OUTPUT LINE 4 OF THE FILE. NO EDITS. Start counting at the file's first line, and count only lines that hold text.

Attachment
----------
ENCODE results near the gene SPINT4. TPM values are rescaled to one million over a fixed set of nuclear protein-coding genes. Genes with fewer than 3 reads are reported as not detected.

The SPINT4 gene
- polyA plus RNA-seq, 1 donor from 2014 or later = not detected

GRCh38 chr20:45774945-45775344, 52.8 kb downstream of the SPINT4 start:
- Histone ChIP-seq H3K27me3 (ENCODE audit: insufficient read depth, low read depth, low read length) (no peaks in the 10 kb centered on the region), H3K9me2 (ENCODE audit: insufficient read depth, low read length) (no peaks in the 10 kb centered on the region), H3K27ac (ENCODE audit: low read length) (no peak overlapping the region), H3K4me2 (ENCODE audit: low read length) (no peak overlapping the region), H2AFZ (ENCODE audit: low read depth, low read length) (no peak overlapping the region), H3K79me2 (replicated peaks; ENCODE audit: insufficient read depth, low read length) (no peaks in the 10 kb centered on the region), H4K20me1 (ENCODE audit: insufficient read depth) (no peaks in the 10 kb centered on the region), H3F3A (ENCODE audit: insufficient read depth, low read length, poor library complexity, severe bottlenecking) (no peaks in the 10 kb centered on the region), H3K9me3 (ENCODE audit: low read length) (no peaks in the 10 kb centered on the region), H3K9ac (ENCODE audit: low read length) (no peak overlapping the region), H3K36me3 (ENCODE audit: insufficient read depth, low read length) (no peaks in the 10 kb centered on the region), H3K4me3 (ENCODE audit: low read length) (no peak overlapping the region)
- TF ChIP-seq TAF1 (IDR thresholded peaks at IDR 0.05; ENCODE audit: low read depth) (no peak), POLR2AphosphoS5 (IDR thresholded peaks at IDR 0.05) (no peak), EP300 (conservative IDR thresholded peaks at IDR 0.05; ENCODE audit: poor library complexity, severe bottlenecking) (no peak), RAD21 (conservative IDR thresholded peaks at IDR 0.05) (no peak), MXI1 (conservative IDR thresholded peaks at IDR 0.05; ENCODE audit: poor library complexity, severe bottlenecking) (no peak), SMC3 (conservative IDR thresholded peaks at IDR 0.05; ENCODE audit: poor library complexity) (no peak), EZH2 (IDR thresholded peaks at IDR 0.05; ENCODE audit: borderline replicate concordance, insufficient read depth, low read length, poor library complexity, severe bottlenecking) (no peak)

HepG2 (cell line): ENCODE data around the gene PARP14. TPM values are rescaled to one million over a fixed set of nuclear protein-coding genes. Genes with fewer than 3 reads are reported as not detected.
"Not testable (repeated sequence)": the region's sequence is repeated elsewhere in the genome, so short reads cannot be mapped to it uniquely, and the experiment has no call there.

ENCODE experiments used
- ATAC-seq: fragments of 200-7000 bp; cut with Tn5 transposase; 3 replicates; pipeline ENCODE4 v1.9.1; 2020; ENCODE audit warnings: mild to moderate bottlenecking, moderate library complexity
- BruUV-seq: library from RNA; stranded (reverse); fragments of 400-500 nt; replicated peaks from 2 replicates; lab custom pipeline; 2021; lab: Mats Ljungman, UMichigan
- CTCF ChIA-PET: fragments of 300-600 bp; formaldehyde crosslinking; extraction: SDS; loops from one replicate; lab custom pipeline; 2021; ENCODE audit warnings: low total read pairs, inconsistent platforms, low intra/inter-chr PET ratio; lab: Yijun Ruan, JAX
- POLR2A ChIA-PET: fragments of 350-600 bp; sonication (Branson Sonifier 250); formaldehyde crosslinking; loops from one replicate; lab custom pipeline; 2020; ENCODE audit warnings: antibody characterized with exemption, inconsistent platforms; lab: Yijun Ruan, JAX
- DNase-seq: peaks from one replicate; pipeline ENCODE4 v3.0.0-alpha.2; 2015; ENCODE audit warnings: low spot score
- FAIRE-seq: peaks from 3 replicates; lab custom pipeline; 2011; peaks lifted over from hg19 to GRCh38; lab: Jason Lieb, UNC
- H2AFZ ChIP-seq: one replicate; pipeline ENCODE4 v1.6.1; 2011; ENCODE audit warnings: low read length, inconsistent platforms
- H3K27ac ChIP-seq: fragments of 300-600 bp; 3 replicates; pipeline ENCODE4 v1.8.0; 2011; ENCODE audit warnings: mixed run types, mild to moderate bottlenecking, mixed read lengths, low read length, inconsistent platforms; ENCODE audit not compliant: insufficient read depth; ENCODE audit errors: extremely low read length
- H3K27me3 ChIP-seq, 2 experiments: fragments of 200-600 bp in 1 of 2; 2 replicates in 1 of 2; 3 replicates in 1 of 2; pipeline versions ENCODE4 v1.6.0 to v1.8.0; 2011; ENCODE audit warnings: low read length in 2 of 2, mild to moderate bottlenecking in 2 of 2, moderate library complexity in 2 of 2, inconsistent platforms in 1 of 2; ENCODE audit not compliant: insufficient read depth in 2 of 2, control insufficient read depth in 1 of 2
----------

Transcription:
GRCh38 chr20:45774945-45775344, 52.8 kb downstream of the SPINT4 start: